Trek to Basa Village after the earthquake, October 2015
(see photos below) Frankly, it felt too risky to take another group to Nepal in 2015. The 7.9 magnitude earthquake that hit on April 25, 2015, and its continuing aftershocks over many months meant traveling there would be riskier than other years. The upheaval was political, as well, with unrest erupting into protests against a new constitution. Consequently, the border between India and Nepal was blocked, making resources–especially fuel—scarce. I was heartbroken and torn about whether to go personally, let alone take a trekking group with me. In my many trips to Nepal, I have faced the unknown repeatedly from unexpected changes in our itinerary to closed airports due to damaged runways from heavy rain. But nothing like this. The country was shattered. After a flurry of emails, my contacts and friends in Nepal gave me the go ahead in late July. I decided to chance it. But just in case something happened, I sent copies of my travel insurance to each of my adult children.
Once I made my decision, word spread that the trip was on, and nine self-reliant trekkers registered for the 2015 trek. Niru Rai, the owner of Adventure Geo Trek, a Nepalese travel company, and a native of tiny Basa Village, and I created an itinerary for my group that would require a moderate skill-level trek to his tiny home village located in the Solukhumbu District, South of Everest. Basa is so remote, it can’t be found on a map or Google earth. This is why I wanted to return. The untouched beauty of the region and the villagers’ kindness, resilience, and uncomplaining ability to adapt in a tough environment left me yearning to go back.
When I arrived in Kathmandu last year, an associate looked into my eyes and said, “The true friends of Nepal are coming this year.” My trepidations began to fall away. It felt good to be back. In spite of the scarcity of fuel, Niru had everything moving smoothly. Man Bir, Niru’s assistant and the driver, met each travel-wearied group member by placing marigold garlands around their necks and said, “Nameste” upon arrival. In previous years, it seemed nearly impossible to cross the narrow, chaotic streets and breathe the thick polluted air in Kathmandu. I’d become somewhat accustomed to the honking cars, wandering cows, rickshaws, overloaded buses, vendors, rackety motorcycles, the visual cacophony of hopelessly tangled electrical and phone wires, and dazzling bursts of blues, yellows and oranges of the flowers and the women’s saris. This year, we strolled through relatively quiet streets, watching for bicycles and the occasional taxi or motorcycle. As we visited the first World Heritage site in Kathmandu on our tour, Durbar Square, my heart dropped at the contrast with my prior visits. I had mixed feelings as we gazed at crumbling walls, stacks of bricks beside the shrines, and long poles supporting fragile walls. I grieved the architectural damage and cultural loss, yet there was still that magical something, like always. Murmuring practitioners chanted their mantras and performed spiritual rituals while smokey trails of burning incense scented the air with juniper berry and other spices. Tables covered with butter lamps flickered with a warm glow, and there were bright orange marigold garlands for sale near the temples and stupas that were being rebuilt.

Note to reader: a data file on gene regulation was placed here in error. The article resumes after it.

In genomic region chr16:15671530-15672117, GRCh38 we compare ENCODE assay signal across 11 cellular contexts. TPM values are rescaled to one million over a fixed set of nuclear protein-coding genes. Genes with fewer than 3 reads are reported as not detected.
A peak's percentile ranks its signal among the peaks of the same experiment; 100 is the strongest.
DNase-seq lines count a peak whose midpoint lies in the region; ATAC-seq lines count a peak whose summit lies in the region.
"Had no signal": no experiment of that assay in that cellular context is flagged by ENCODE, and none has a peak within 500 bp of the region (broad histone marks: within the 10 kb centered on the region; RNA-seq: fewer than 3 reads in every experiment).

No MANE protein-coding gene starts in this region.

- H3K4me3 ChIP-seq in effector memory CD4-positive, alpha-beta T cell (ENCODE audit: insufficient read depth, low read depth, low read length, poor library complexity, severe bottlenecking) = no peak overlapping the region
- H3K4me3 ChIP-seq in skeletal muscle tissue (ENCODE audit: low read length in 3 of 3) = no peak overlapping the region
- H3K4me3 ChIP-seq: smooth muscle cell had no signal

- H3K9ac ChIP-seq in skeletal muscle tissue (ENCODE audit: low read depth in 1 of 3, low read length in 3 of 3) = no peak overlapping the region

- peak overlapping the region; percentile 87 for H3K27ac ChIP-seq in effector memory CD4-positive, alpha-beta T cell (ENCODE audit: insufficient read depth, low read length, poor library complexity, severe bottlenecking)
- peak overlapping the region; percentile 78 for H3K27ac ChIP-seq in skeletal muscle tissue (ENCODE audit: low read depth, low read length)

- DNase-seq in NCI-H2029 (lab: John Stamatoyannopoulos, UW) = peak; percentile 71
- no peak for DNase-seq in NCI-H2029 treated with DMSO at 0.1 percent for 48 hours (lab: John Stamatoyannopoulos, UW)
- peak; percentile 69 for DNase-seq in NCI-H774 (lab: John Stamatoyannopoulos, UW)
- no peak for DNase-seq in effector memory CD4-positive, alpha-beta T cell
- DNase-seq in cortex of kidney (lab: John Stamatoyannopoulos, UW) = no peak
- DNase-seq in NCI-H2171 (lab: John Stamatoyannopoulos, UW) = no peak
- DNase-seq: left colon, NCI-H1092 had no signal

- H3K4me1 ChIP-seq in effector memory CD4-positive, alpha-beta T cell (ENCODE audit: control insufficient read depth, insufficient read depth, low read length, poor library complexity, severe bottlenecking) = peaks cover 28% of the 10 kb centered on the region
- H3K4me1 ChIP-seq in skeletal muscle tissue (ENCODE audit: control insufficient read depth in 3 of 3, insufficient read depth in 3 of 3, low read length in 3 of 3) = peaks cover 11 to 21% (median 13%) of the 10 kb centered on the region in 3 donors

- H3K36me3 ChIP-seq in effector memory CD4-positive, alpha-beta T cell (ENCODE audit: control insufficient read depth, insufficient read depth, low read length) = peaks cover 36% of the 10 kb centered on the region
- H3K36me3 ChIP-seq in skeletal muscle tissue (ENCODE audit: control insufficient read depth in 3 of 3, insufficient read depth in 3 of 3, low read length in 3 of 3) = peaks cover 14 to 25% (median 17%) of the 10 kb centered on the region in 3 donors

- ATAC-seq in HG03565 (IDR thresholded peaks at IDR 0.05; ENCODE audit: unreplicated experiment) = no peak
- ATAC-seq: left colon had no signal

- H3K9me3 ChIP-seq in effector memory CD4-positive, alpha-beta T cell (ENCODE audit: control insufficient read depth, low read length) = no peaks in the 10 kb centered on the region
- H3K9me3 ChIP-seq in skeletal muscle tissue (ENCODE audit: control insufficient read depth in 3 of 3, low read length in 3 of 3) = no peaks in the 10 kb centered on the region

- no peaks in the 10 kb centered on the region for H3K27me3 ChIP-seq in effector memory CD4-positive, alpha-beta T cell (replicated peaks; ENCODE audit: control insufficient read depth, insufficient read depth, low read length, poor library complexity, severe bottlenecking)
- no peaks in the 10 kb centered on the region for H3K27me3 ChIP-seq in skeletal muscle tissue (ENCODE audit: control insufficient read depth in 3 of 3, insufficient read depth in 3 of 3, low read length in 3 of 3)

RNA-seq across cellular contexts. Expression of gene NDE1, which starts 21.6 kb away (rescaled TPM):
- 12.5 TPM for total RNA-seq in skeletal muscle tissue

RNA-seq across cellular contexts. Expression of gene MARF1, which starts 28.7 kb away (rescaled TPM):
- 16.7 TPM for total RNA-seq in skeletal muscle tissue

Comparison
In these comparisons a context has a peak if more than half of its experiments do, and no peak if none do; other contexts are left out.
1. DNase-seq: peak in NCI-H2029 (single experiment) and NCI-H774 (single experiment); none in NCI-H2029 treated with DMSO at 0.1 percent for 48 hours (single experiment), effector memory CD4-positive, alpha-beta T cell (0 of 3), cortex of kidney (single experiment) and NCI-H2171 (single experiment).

My concerns about the trails were largely unfounded. We hiked unimpeded through tranquil rain forests and past small Tibetan villages towards Basa. As we drew near, five musicians playing horns and beating drums escorted us down the path into the schoolyard. After spending three nights there, we continued our trek on well-worn paths ascending, descending, crossing rivers, and walking through forests and tiny Tibetan villages. Most seemed to have stayed largely intact despite the earthquake’s best efforts to shake them off their cliffside perches. As we made our slow way to Lukla, the end of our trek, we stopped to see Buddhist temples perfumed by centuries of incense, one containing fragile scrolls hundreds of years old. We camped in fragrant orange and lemon groves, in a grassy field with water buffalos nearby, on banks near the river, and in first class camping sites with spectacular views of the mountains. We delighted in sharing warming mugs of masala tea (black tea with ginger, cardamom, milk and sugar) while we rested in various teashops along the way.
Mid-day on our seventh day, we reached a 10,000 foot pass. Sitting by myself, I brushed tears away as I gazed across deep forested valleys without any man made obstructions, to fifteen of the largest jagged, snow-capped giants surrounding Everest. I felt uplifted and appreciated the wonder of being a part of the world around me.
Sydney Frymire is a Clinical Social Worker and Certified Life Coach practicing in Bethesda, Maryland. This is an excerpt from her memoir she hopes will encourage others to combine their skills and experience with their passion enhance their lives and contribute to solving some of our world’s problems.